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Greenhorn
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Which of the following are true about the class defined inside an interface

1. it is not possible in the java Laungage.
2. The class is always public.
3. The class is always static.
4. the class methods cannot call the methods declared in the interface.
5. the class methods can call only the static methods declared in the interface.

I am having doubt in this question.
I think it is not necessary to declare class as public and static in interface.but its answer is 2,3&4.
can anyone explain the answer.
 
Ranch Hand
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1. it is not possible in the java Laungage.



Well this is false for a very simple reason. It is possible to declare a class inside an interface declaration.


2. The class is always public.



True, all interface members (fields, methods and classes) are public whether you declare them that way or not. If you omit the public keyword they are declared public anyway.


3. The class is always static.



Declaring a field member in a interface makes it public and static by default. It is the same thing with a class declaration. It is static by default. Something very logical, since an interface by itself cannot be instantiated it would not make sense to declare a non-static inner class.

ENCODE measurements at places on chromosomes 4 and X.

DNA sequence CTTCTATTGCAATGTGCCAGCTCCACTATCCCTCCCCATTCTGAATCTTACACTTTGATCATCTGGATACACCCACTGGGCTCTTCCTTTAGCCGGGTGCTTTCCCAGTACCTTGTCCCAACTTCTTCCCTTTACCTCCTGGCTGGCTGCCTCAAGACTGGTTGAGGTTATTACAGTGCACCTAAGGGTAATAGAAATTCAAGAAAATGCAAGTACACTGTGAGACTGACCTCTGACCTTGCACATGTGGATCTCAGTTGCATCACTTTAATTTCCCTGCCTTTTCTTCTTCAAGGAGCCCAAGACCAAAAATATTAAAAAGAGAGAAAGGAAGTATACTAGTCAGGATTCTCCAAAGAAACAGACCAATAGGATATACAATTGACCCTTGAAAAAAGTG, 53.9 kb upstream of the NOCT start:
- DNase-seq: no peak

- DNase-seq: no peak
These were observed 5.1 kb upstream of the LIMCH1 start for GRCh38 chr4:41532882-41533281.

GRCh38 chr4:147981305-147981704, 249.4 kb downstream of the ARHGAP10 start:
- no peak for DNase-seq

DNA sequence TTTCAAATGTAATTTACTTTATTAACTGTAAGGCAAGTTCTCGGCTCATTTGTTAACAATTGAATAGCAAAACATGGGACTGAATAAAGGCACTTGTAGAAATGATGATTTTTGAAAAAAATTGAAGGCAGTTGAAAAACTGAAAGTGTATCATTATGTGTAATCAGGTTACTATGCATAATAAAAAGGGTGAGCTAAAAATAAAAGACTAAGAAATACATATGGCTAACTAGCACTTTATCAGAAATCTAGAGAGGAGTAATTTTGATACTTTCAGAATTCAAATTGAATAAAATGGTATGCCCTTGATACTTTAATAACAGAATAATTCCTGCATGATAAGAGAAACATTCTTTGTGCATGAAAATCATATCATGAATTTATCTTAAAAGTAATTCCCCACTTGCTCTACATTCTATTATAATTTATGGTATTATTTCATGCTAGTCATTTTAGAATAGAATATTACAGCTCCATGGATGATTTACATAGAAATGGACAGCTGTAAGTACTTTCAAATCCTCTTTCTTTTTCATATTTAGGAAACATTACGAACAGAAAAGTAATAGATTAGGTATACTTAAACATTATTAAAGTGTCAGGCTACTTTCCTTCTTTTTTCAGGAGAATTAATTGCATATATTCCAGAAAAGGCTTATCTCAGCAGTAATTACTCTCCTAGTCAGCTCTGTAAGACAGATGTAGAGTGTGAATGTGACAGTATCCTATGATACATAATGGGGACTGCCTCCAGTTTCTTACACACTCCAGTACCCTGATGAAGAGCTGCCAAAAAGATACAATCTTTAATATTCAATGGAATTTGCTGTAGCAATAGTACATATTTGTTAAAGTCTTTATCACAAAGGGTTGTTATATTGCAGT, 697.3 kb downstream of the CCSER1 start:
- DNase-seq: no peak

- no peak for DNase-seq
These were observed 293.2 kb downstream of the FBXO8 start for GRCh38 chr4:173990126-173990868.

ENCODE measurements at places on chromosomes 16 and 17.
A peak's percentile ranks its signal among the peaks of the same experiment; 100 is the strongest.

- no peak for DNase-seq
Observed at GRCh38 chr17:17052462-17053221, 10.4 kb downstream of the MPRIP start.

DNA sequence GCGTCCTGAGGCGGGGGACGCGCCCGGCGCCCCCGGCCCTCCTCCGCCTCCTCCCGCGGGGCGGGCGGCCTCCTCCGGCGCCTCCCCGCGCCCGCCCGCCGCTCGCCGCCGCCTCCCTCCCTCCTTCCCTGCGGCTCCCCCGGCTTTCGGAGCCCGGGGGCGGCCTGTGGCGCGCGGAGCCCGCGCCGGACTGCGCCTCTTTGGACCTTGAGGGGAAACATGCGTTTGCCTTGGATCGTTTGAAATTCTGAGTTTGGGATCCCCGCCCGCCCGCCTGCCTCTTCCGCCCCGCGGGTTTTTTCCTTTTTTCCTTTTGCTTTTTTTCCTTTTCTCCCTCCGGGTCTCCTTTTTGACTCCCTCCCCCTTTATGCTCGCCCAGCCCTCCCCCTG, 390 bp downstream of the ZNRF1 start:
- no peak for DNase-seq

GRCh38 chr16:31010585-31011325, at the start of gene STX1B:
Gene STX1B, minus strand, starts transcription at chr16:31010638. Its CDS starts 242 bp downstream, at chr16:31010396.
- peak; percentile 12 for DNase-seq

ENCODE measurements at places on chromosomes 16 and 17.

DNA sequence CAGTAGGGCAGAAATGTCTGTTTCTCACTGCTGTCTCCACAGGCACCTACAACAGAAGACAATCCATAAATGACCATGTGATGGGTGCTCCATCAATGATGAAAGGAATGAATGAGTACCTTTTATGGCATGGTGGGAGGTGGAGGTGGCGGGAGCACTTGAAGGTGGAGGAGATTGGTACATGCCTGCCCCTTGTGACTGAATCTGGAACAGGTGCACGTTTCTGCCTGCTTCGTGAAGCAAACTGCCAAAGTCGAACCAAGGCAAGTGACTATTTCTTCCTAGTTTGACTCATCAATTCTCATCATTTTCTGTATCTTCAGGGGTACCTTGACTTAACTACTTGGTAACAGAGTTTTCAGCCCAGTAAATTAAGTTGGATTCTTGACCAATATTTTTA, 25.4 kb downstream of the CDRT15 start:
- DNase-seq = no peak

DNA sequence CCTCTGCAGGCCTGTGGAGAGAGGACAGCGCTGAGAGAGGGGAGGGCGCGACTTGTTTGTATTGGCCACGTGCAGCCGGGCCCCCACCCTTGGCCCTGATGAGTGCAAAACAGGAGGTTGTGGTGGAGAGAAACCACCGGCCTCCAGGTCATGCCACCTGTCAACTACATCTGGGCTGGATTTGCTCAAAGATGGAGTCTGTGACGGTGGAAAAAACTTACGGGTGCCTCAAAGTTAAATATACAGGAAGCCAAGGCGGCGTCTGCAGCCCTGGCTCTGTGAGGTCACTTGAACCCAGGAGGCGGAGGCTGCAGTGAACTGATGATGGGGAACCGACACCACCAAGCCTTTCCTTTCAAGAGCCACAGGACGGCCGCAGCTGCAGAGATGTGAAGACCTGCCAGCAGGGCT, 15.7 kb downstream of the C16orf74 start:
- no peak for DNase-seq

4. the class methods cannot call the methods declared in the interface.



What would be the point, the interface must be implemented in order to invoke one of the methods. So this is ultimately true.


5. the class methods can call only the static methods declared in the interface.



It is false, you cannot you can invoke other methods declared in the same class or other objects instantiated or passed by parameters to this class.
[ January 16, 2007: Message edited by: Edwin Dalorzo ]
 
It is sorta covered in the JavaRanch Style Guide.
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